What Does Natural Really Mean?
In theory, all the ingredients contained in a commercial natural cleaning product are derived from natural sources. This is the primary feature differentiating "natural" from a larger umbrella term like "green."
What are the Benefits?
The goal of all natural cleaning products is typically to provide benefits for the environment and benefits for human health, in much the same way that green cleaning products should.
But it is important to remember that natural only refers to natural sourcing and does not necessarily mean the final product is any different in molecular composition. For many natural cleaning products, this means benefits to both the environment and human health often come from differences in the production process rather than how the chemical affects people and the environment during or after use.
Each product and chemical has unique consequences on human health, the environment, and resulting effectiveness at cleaning. For this reason, each product requires individual evaluation regarding the value of natural sourcing.
The Work Behind Evaluating a Single Chemical
As an example, let’s focus on SLES – sodium lauryl ether sulfate.
Many common cleaning products contain SLES as a synthetic surfactant. Replacing it with a similar chemical can demonstrate the complexities involved with weighing benefits of natural cleaning products.
Synthetic SLES in cleaning products is not itself overtly harmful to health. Rather, the main concern with the chemical is the creation of 1,4-Dioxane as a byproduct during manufacturing. The International Agency for Research on Cancer classifies 1,4-Dioxane as a Group 2B carcinogen which is possibly carcinogenic to humans. Trace amounts of this byproduct contaminate the product and people using it.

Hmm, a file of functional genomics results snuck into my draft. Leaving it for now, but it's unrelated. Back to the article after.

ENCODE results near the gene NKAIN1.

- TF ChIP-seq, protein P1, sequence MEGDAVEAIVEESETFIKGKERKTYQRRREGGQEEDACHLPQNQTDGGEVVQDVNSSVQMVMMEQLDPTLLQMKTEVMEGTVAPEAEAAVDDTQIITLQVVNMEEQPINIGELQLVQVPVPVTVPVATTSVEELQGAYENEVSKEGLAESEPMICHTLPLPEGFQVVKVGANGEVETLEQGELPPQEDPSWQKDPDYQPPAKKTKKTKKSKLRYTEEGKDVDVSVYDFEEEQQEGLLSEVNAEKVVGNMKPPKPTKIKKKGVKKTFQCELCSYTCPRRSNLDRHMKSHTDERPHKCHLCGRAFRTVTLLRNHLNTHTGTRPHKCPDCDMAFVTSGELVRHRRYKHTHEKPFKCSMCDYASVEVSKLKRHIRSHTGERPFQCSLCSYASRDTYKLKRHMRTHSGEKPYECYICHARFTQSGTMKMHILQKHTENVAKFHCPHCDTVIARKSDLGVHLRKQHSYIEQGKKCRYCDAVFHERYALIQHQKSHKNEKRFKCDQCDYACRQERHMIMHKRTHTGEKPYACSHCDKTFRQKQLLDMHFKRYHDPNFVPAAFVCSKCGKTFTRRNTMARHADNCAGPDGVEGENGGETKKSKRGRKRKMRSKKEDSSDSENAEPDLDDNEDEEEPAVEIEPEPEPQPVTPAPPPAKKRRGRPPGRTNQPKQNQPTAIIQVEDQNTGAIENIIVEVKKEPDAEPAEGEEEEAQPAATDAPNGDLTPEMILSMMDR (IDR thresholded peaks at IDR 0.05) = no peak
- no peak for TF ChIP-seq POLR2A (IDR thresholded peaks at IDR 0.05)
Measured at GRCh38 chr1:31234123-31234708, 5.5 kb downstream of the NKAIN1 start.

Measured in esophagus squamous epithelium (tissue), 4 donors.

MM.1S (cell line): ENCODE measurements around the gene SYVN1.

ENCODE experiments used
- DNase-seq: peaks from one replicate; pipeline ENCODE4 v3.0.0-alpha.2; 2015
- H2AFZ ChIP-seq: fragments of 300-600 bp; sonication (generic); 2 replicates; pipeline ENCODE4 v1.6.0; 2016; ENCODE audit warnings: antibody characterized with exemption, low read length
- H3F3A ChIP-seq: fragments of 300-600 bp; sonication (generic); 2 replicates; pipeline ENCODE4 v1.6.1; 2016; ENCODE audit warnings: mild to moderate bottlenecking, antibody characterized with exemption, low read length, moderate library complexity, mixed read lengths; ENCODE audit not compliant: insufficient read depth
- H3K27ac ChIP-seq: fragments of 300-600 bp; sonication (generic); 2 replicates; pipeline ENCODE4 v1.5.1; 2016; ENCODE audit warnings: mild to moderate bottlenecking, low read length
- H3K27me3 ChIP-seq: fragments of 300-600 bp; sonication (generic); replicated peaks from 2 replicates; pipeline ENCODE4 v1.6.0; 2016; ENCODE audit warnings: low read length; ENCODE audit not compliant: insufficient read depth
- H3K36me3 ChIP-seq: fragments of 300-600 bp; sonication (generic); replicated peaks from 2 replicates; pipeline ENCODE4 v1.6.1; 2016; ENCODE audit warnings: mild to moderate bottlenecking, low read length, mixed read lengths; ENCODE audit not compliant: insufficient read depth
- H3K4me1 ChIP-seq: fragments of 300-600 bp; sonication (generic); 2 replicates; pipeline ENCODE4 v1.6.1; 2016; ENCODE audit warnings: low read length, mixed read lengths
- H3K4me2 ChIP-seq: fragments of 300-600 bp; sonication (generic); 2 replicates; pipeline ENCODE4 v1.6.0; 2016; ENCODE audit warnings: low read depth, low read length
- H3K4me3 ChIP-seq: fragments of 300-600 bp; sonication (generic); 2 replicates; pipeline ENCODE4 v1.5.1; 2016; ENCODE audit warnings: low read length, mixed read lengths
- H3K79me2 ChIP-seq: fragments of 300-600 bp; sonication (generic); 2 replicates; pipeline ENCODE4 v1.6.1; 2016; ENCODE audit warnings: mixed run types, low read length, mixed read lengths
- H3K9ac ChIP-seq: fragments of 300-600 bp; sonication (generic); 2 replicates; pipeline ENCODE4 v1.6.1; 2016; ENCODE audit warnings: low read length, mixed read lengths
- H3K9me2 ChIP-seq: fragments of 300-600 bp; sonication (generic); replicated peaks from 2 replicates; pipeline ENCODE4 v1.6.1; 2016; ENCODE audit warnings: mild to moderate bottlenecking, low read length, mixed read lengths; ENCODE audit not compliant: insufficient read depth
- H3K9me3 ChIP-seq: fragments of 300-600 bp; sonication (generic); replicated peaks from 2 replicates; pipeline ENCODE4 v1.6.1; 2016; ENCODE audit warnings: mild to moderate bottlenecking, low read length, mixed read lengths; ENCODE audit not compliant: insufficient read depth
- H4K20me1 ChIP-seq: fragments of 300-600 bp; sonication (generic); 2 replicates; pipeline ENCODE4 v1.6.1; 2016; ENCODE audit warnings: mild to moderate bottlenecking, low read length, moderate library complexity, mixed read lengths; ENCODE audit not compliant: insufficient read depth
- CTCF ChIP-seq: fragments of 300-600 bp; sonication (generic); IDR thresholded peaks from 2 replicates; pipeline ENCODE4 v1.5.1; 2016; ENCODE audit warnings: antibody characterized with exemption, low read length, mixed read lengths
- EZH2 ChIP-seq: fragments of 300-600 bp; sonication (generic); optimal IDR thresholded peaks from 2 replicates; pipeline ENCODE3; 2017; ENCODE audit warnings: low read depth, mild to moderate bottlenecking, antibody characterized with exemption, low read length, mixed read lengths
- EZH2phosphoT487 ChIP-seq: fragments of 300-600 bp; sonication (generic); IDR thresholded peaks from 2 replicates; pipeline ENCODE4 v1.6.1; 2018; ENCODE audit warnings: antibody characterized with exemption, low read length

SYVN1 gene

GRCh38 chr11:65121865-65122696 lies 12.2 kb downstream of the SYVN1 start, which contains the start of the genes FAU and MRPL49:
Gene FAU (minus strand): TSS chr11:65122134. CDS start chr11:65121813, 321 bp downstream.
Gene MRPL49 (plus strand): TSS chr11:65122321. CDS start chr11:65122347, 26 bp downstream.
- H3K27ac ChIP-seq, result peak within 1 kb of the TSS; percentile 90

Sodium lauryl sulfate (SLS) is a viable alternative to SLES with similar cleaning properties. The production of SLS does not create 1,4-Dioxane as a byproduct, making the chemical safer for human use.
SLS can be sourced naturally from plants like coconut and palm oils, or synthetically created from petroleum. However, the extraction or synthesis of the natural vs. synthetic product will have different consequences. And not all natural sources are inherently Earth-friendly.
Synthesis from petroleum of course perpetuates use of crude oil and refineries with their associated consequences. But natural extraction from palm oil fuels the emerging exploitation of rain forests. Thus, naturally sourced SLS specifically from coconut oil sources is the optimal alternative to synthetic SLES for natural cleaning products.
The resulting chemical structure of the naturally sourced vs synthetic SLS is exactly the same either way, giving them both the same cleaning properties. This is usually the case with synthetic vs natural chemicals, however there are exceptions. For example, synthetic Vitamin E is actually a sightly different structure than it’s natural counterpart, making it about 1.4 times less effective.
Product testing is a part of many green product seals. It reassures consumers that the product performs as well as the conventional counterpart. While there are no product testing programs specifically for natural products yet, many natural cleaning products may fall under a green product certification which performs the testing.
How to Navigate Through the Complexities